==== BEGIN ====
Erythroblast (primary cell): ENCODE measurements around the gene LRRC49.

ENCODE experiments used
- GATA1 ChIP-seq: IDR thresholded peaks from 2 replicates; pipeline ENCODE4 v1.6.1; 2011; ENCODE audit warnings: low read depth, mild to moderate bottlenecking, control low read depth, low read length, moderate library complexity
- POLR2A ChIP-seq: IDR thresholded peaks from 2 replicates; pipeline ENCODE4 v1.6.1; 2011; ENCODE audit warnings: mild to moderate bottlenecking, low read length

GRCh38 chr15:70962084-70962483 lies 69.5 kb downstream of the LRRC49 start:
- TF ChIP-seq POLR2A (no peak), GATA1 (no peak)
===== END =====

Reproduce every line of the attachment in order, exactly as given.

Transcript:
Erythroblast (primary cell): ENCODE measurements around the gene LRRC49.

ENCODE experiments used
- GATA1 ChIP-seq: IDR thresholded peaks from 2 replicates; pipeline ENCODE4 v1.6.1; 2011; ENCODE audit warnings: low read depth, mild to moderate bottlenecking, control low read depth, low read length, moderate library complexity
- POLR2A ChIP-seq: IDR thresholded peaks from 2 replicates; pipeline ENCODE4 v1.6.1; 2011; ENCODE audit warnings: mild to moderate bottlenecking, low read length

GRCh38 chr15:70962084-70962483 lies 69.5 kb downstream of the LRRC49 start:
- TF ChIP-seq POLR2A (no peak), GATA1 (no peak)